Fellows 2014

Carol KambaCarolyne Tayamika Kamba (Malawi)

Addressing the Linkages between Gender-Based Violence and HIV Infection in Phalombe District

This project aims at reducing gender based violence and HIV infection through addressing the interlinkages in Phalombe district. Phalombe is one of the districts in the southern region of Malawi which has the high prevalence rate of gender based violence (GBV) and HIV infection. While it is universally understood and accepted that traditional and cultural ideologies and practices that promote male dominance and the marginalization of women are key drivers of the epidemic, there is a lack of knowledge in Malawi about how to effectively address these practices in a way that it will increase gender equality and reduce vulnerability of women to HIV infection. As such the policy interventions which government has put in place have only managed to raise a general awareness of HIV& AIDS prevention without embracing the root causes of the epidemic and targeting the right people in the country. Hence in the districts where these power relations are so deeply embedded like in Phalombe, such policy interventions cannot penetrate.

Therefore the project has put in place strategies that will help us achieve these goals which mainly encompasses community participation in capacity building of the service providers, partnership building with chiefs and faith based leaders, awareness raising campaigns and men´s involvement as agents for change. All these will be communicated mainly through the use of a participatory theater for development.


Charity Tawina PhiriCharity Tawina Phiri (Malawi)

Fighting intimate partner violence in traditional authority in Makwangwala, Ntcheu, Malawi

Men’s violence against women has been described as a world-wide epidemic that violates human rights and socio-economic development. Malawi is no exception as surveys show that 64% of women have suffered violence in intimate partner violence (IPV). In the Traditional Authority Makwangwala, harmful notions of masculinity, combined with unequal power-relations and alcohol abuse increase the risk of men using violence against women, especially in intimate partner relationships. The situation is also compounded by factors such as high levels of poverty and traditionally rigid gender roles. The project aims to reduce incidences of IPV in Traditional Authority Makwangwala by 40% by 2017. Taking a human rights-based approach the project will employ the following strategies: Increasing the commitment and capacity of men and boys to play a proactive role in preventing and eliminating Intimate Partner Violence and also education and training to empower women. The project will also engage members of a community with regards to initiatives aimed at challenging harmful beliefs and practices such as beer drinking culture and accepting Intimate Partner Violence as normal in marriage. Furthermore, the aim is to raise public awareness about the nature and extent of Intimate Partner Violence in Ntcheu among women, girls, boys and men, its impact on family and community, and the role of various grassroots institutions such as Community Action Groups, Community Based Organizations, Communities, school authorities, traditional leaders and religious leaders in reducing this impact. Finally the aim is to fully train stakeholders in how to prevent and reduce Intimate Partner Violence, alcohol abuse and to implement preventive strategies within key institutions by 2017.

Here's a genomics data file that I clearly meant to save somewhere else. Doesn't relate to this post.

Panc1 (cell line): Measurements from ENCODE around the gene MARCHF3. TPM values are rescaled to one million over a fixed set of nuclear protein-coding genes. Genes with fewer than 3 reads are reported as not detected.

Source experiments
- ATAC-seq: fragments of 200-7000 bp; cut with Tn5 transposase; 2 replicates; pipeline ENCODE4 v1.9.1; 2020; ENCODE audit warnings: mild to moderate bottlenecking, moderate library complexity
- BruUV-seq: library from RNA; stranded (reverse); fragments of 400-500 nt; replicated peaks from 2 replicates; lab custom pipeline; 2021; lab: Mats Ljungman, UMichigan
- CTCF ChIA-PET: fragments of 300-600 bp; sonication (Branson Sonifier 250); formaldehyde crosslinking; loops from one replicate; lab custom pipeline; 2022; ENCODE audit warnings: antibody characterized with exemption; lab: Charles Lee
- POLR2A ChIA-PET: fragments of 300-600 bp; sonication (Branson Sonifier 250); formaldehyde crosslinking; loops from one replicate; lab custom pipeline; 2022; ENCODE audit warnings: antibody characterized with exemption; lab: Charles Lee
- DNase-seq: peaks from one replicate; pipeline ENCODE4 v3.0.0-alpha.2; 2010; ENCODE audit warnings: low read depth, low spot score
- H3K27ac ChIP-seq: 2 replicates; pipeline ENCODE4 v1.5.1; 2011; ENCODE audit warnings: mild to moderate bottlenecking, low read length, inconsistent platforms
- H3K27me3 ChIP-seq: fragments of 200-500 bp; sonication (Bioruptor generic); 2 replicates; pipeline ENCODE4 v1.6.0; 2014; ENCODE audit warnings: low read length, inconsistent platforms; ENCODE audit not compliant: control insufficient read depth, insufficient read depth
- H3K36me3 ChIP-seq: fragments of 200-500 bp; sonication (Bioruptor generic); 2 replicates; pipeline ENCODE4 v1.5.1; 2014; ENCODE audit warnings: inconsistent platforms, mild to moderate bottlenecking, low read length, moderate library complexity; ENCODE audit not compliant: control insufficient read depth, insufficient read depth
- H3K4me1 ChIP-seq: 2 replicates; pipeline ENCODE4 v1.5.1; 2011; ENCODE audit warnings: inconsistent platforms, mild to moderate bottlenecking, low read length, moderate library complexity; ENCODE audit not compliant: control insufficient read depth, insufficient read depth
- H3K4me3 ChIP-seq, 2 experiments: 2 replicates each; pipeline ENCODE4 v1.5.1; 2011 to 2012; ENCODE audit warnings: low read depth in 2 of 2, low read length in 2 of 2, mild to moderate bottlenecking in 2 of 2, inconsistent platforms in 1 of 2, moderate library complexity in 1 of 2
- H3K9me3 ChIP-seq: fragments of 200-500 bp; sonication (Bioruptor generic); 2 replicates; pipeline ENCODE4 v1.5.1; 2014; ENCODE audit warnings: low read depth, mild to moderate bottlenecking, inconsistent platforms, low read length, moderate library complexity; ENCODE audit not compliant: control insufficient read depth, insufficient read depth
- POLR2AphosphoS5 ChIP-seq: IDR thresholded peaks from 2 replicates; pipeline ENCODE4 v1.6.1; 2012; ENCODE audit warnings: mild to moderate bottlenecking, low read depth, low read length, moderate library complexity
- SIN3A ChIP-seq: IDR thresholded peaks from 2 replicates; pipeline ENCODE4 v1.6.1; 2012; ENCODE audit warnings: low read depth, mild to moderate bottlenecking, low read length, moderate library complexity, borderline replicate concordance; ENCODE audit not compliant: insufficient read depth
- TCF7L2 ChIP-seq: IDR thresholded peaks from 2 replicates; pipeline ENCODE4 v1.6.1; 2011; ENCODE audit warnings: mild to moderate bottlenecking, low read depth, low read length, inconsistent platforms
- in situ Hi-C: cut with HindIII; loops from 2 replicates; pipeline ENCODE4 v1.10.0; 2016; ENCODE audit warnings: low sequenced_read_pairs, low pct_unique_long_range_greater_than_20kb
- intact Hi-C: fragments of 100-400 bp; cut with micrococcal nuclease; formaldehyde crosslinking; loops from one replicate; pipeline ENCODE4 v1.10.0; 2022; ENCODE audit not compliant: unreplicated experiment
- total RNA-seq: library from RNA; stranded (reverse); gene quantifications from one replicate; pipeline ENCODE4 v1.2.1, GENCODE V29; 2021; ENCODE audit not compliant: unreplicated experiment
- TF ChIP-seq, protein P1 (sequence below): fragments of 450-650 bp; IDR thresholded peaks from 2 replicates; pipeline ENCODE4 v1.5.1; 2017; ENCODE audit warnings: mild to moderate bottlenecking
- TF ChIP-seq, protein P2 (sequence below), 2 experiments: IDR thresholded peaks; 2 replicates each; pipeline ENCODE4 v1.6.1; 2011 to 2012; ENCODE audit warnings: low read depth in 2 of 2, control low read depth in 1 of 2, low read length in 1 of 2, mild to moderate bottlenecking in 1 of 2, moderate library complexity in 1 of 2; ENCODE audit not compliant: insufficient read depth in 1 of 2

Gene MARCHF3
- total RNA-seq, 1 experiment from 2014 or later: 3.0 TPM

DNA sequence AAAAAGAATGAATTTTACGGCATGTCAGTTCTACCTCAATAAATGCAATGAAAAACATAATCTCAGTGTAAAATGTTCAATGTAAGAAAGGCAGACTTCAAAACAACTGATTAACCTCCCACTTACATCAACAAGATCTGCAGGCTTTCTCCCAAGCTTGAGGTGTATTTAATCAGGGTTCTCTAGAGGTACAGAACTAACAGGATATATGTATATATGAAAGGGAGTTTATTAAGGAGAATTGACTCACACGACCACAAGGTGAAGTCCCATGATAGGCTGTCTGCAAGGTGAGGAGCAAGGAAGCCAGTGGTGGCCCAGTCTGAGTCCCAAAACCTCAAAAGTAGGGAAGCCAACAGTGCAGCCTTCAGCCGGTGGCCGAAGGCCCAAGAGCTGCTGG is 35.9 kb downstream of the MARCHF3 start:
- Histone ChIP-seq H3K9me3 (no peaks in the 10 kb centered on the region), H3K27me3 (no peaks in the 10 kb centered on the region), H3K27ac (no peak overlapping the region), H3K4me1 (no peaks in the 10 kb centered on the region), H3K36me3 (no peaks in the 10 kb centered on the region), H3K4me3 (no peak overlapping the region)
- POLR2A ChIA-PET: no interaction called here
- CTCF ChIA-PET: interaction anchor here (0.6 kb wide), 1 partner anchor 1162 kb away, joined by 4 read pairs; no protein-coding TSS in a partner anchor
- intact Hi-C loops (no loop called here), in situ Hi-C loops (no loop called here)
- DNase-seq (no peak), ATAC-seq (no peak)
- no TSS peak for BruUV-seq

Emmanuel LikoyaEmmanuel Likoya (Malawi)

Considering gender in climate change adaptation in a society of gender differentiated needs in the Malawian context: Why and how it should matter to researchers and decision makers

The last two decades have been characterised by a growing interest in global warming and climate change as a development agenda. It is beyond doubt, with an overwhelming amount of proven data and findings that the global climate system is changing due to human activity. The impacts of these changes are already being felt in most countries, such as Malawi, whose economy and people’s livelihoods are deeply rooted in the climate system. Global agreements have been reached and national frameworks adopted to combat the impacts. Social dimensions of climate change have however received minimal attention and quite conspicuously missing in most of these policies and frameworks is the gender aspect of climate change yet gender is a central factor in social organisation. The fact that resource distribution patterns and other economic factors revolve around gender makes climate change impacts gendered in one way or another and vulnerability by the same token. This has however been reflected with less attention in research, and decision making has more often than not left out the gender dimension of climate change and its related impacts.

It is against this background that this paper highlights why it should matter to embrace the gender dimensions in climate change management. Highlighting and reflecting on different climate change policies, the paper argues how inadequately gendered these policies are and the impacts they may have on men and most particularly, women who are usually the vulnerable group and most likely to be affected most by the impacts of climate change. Through highlighting common and basic principles, this paper also suggests how researchers and decision makers can use different tools to integrate gender dimension into climate change management to make sure that development is equitable and policies are informed for the better of all. This paper thus offers as a founding building block of knowledge that has to be passed on to frontline researchers, decision and policy makers so to align their activities with different gender needs.